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How to show that for a binomial(n, p) distribution, the MLE X/n is admissible under square error loss? The Bayes rule undr square error loss with beta($\alpha, \beta$) prior is X+$\alpha$/ (n +$\alpha + \beta)$. Is there any way to show the two rules to be equivalent?

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    $\begingroup$ To which "two rules" are you referring? If you mean the two estimators given by $X/n$ and $(X+\alpha)/(n+\alpha+\beta)$, then--given they are obviously different whenever $\alpha\ne 0$ or $\beta \ne 0$--then what do you mean by "equivalent"? $\endgroup$ – whuber Nov 17 '14 at 19:15
  • $\begingroup$ What I mean is that if I can show that the risks are same for the two rules then I can say that X/n is admissible since if two bayes rules are unique upto equivalence they are admissible $\endgroup$ – kris91 Nov 17 '14 at 19:17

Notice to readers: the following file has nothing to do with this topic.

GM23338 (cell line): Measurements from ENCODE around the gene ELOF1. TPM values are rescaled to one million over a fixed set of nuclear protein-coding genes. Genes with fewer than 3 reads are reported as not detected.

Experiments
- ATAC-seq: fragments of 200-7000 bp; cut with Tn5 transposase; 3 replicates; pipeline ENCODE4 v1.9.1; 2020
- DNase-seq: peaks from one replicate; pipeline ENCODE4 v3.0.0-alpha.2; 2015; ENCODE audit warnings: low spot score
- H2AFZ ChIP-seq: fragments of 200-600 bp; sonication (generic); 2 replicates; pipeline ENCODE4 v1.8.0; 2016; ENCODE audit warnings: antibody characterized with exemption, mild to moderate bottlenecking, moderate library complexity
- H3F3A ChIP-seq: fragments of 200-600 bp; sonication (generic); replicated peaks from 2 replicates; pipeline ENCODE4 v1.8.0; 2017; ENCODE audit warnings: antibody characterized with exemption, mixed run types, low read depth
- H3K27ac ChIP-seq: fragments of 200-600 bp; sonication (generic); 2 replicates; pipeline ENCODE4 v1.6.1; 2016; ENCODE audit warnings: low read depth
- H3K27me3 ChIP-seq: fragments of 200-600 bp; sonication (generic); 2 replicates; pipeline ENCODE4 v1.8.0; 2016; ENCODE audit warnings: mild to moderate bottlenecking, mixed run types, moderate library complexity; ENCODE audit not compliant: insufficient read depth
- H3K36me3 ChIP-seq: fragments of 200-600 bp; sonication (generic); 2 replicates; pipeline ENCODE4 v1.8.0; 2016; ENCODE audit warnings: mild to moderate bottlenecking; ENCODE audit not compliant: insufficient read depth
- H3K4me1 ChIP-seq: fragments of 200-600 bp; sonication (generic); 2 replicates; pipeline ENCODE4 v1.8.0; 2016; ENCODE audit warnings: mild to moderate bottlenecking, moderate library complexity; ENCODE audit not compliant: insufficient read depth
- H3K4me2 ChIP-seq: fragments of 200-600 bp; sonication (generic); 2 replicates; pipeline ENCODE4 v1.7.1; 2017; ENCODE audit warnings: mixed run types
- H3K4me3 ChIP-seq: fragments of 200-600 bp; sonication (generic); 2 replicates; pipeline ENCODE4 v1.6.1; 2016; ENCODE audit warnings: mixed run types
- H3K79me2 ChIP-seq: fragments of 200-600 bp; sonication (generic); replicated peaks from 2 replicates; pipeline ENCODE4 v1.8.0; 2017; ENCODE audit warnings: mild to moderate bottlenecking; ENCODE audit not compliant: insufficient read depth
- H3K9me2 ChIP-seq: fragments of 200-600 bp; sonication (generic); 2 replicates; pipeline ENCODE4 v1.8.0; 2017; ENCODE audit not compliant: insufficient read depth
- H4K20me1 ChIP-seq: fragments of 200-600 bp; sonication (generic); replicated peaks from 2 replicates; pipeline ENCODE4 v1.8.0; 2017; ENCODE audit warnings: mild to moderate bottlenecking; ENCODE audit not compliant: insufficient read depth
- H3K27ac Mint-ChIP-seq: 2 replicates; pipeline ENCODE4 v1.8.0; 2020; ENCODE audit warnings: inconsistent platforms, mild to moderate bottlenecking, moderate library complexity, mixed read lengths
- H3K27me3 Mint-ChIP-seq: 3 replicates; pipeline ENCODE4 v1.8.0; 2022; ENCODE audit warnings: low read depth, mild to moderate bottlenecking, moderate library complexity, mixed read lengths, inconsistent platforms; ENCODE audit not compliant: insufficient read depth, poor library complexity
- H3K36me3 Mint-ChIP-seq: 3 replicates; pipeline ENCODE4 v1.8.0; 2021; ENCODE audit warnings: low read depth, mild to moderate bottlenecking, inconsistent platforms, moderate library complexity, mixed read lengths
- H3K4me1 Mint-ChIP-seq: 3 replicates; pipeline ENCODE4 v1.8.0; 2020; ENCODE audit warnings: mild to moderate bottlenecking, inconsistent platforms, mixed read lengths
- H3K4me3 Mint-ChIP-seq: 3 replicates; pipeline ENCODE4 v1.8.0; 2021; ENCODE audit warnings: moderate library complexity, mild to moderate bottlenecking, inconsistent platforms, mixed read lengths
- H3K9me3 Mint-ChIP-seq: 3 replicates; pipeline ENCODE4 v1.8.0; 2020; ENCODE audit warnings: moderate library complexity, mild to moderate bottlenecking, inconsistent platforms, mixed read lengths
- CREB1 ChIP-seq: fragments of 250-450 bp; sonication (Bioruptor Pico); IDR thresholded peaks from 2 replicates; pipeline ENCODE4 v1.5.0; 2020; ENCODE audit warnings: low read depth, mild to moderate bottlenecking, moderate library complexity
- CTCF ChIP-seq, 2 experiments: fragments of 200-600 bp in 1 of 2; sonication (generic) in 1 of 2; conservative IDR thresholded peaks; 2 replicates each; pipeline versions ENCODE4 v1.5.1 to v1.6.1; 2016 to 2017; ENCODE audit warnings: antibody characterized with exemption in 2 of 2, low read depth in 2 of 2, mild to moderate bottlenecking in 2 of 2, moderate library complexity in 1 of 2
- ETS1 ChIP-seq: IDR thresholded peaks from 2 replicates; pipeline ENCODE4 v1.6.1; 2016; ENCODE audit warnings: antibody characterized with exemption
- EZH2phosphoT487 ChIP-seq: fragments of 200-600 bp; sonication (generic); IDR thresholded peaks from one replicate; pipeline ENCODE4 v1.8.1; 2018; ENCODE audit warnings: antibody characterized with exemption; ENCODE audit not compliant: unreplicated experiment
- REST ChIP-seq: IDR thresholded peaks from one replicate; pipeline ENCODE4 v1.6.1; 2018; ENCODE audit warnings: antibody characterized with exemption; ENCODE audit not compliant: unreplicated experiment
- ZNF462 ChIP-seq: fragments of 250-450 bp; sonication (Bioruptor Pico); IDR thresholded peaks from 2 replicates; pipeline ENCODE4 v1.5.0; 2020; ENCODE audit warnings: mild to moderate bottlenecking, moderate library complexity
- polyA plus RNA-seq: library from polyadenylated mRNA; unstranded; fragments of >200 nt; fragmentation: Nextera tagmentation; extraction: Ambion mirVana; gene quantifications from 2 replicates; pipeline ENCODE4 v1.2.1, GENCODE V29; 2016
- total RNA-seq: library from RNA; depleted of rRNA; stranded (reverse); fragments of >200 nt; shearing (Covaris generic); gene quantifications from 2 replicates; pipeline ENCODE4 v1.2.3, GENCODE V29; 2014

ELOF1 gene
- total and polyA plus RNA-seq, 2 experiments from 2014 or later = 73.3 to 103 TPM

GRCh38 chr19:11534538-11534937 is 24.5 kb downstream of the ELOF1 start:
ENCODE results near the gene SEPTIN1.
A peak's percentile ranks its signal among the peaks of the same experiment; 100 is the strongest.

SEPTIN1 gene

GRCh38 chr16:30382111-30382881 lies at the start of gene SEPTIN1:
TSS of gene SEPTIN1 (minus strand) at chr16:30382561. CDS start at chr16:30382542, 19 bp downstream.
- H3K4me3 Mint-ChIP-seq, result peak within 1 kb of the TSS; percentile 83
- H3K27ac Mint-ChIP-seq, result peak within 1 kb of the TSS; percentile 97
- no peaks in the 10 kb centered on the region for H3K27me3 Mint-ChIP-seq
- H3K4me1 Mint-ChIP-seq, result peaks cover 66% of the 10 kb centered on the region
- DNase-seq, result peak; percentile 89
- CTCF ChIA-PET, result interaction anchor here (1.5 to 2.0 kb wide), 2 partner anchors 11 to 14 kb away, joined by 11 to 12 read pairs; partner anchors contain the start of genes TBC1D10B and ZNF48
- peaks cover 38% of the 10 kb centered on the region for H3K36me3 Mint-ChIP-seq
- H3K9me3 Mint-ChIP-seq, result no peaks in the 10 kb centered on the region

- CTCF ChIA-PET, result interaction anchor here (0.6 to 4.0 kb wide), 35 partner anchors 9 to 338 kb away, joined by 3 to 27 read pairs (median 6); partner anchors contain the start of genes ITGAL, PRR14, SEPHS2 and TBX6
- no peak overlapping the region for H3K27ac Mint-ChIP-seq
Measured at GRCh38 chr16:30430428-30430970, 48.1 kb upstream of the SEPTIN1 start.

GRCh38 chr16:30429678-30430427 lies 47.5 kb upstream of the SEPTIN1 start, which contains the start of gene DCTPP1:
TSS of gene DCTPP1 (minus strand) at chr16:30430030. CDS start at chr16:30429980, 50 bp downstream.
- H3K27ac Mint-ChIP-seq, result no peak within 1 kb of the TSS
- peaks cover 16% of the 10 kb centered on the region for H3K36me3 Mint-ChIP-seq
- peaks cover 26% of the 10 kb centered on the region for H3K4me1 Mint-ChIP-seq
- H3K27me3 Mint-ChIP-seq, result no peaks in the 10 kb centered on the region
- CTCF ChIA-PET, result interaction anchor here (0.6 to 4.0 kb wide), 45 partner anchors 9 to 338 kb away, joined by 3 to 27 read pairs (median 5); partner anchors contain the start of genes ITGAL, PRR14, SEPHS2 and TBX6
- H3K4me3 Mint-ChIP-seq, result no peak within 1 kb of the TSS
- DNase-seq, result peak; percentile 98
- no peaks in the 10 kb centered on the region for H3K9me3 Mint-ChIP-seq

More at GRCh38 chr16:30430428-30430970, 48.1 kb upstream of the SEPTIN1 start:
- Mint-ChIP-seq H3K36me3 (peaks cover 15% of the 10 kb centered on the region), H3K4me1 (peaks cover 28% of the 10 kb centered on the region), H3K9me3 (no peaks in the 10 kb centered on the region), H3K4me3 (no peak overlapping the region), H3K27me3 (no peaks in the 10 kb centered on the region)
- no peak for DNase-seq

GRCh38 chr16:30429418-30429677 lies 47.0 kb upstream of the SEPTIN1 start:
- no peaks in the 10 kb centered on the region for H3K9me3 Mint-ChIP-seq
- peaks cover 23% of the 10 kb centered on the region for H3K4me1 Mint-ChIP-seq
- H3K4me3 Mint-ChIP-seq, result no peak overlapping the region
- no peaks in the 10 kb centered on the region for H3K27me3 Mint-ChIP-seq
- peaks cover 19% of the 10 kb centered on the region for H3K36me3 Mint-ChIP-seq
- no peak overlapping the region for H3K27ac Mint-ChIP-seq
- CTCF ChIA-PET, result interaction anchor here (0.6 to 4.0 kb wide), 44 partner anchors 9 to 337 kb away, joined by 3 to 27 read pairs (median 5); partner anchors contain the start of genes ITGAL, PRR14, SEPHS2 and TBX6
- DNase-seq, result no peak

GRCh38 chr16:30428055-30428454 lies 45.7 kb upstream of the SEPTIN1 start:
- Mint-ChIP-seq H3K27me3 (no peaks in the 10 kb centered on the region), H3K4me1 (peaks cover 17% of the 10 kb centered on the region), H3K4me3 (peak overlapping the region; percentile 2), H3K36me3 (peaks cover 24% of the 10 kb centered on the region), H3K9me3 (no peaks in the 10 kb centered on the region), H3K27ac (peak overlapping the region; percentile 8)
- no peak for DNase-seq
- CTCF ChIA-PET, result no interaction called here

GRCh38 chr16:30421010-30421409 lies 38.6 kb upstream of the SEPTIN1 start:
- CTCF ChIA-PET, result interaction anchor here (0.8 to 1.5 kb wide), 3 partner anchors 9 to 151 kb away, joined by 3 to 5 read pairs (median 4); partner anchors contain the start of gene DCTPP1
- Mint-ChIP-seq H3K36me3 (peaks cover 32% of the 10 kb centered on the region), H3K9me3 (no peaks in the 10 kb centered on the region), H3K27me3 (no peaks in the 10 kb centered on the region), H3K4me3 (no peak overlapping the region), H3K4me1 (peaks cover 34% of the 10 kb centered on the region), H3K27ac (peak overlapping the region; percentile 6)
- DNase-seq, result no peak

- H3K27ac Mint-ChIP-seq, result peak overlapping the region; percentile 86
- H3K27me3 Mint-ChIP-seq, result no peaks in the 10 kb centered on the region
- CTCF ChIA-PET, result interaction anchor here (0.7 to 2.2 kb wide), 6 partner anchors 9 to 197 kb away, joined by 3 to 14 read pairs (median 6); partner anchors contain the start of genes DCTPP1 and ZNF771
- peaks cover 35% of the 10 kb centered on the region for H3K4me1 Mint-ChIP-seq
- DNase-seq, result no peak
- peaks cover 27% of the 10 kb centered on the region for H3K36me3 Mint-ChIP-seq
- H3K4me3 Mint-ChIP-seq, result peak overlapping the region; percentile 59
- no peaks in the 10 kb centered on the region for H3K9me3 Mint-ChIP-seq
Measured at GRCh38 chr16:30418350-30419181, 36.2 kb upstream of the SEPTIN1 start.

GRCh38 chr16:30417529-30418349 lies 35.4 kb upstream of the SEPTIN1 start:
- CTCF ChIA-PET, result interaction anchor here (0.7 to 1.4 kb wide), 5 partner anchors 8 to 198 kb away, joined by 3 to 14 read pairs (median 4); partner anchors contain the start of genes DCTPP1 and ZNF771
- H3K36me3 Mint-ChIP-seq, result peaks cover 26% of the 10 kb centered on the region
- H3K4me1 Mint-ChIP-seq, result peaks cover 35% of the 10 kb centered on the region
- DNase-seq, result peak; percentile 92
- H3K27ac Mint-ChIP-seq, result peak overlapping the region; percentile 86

• $\begingroup$ The only way the Bayes $B(a,b)$ estimator of $p$ is useful is when constructing a sequence of proper Bayes estimators converging to the improper Bayes estimator. But it is not necessary here (see my answer). $\endgroup$ – Xi'an Nov 17 '14 at 20:54
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The connection between admissibility and Bayes is that a Bayes estimator with a finite Bayes risk is admissible. The MLE $X/n$ is the Bayes estimator for the improper prior $\pi(p)=1/p(1-p)$ and hence the Bayes risk is \begin{align*} r(\pi) &= \frac{1}{n^2}\,\int_0^1 \mathbb{E}_p[(X-np)^2] \pi(p)\text{d}p\\ &= \frac{1}{n^2}\,\int_0^1 np(1-p)\frac{1}{p(1-p)}\,\text{d}p\\ &= \frac{1}{n} \end{align*} Since it is finite, $X/n$ is admissible. (See my book for more details!)

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